Woot's Founding Team Returns As Mediocre Laboratories To Experiment With E-Commerce
A little more than a year after Woot founder Matt Rutledge left the revolutionary daily deals company he sold to Amazon, he’s bringing the team back together to hack e-commerce once again. The new company, called “a mediocre corporation,” is being designed to build up and test out new ways of selling products to customers online.
Mediocre brings together a number of folks from the founding team behind Woot, the long-running e-commerce site that created the daily deals category of online commerce. That includes Matt’s brother Dave Rutledge, who served as the company’s creative lead, as well as lead developer Shawn Miller, both of whom left Amazon in May. Also joining them are former Woot CFO Derek Chapin and IT director Luke Duff.
“We really tried to lower expectations with the brand,” Rutledge told me. The team drew inspiration from Ev Williams and Biz Stone’s Obvious Corporation, but since “obvious” was taken, they decided to set the bar low with “mediocre” instead.
Launched in 2004, Woot made one item available for sale every day. The site started with consumer electronics — putting a limited number of TVs, PCs, and other items on sale for well below their usual price. It also garnered a following for selling a monthly “Bag of Crap” made up of leftover inventory and (sometimes) office supplies.
Over time, the offers improved and inventory began selling out in minutes. And before long, Woot began introducing new vertical categories with which it could make new items available. Then Woot hit the bigtime in 2010, as it was acquired by Amazon.com for $110 million.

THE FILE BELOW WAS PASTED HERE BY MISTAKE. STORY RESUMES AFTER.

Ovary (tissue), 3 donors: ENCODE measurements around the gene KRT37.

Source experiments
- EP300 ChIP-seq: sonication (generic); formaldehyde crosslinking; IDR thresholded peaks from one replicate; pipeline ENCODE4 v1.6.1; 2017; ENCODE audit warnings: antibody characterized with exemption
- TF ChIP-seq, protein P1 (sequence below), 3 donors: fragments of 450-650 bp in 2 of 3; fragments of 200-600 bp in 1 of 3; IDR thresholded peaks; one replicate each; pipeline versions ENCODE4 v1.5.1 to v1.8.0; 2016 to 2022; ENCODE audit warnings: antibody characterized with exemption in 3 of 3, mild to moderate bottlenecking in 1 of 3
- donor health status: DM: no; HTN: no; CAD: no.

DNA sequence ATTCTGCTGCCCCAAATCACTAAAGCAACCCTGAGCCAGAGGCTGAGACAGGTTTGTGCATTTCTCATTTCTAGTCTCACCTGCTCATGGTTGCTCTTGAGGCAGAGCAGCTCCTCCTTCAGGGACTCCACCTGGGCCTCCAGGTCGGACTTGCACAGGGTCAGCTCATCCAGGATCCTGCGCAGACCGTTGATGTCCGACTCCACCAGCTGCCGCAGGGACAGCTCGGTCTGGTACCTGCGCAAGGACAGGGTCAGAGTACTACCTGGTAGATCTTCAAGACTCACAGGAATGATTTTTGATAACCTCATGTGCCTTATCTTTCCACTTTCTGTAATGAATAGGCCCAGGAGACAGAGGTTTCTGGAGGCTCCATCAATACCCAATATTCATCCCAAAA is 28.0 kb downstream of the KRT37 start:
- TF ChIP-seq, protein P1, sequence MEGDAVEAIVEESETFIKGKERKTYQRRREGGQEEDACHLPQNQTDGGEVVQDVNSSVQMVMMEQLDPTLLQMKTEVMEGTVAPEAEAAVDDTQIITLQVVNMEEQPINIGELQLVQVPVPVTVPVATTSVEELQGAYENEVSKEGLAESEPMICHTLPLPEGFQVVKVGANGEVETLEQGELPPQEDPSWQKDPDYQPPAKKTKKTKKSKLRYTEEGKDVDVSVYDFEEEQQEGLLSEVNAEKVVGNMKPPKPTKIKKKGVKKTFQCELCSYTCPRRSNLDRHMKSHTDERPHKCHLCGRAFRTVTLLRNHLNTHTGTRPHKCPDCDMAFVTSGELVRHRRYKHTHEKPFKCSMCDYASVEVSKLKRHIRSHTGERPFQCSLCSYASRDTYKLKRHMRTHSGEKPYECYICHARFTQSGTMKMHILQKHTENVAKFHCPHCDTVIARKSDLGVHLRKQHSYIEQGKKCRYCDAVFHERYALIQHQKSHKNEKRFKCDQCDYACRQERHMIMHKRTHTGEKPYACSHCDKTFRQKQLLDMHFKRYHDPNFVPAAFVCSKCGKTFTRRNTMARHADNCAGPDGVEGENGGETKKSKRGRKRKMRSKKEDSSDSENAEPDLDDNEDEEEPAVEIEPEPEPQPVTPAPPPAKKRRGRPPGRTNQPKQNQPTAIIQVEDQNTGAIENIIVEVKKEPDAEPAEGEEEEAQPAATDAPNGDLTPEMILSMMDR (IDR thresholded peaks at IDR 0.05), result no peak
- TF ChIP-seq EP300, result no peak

The Amazon deal helped Woot to reach massive scale, but it also meant that some of the things that made it great (like focusing on one deal a day) began to fade away. As Amazon added more categories and items, the original reason to visit Woot — i.e. to find out what’s on sale and grab it quick — disappeared.
With that all behind them, the guys are ready to test out new models of selling goods online, through a series of “experiments” that the company will incubate through its “Mediocre Laboratories” division. Each of those experiments will have its own consumer-facing site, which will test out some hypothesis or online business model.
Structuring the operation that way will give Mediocre the ability to be nimble and try different things out — something that it wasn’t really able to do at Woot. Given the constraints of “one deal per day,” as well as the subdomain structure that it set up when it launched new categories, Woot didn’t give itself too much wiggle room to experiment.
This time things will be different. The company currently has about a dozen employees, with its headquarters in Dallas, and the team already has some ideas for what it wants to build. Rutledge wouldn’t give me a timeline for the first launch of an experiment or an estimate for how much time will be spent on each.
That said, what they do know is that they will be very transparent and seek input from the community — you know, the way Woot used to. The first thing that the company will build is a forum, where its customers and users will be able to make suggestions for things that it can build and provide feedback on experiments that are currently in progress. Back in the day, it was the sense of community that really set Woot apart. Well, that and the hilarious descriptions of the items it put up for sale. That creative touch will be back as well.
Regardless of what they might come up with, at least we know it’s not going to be boring.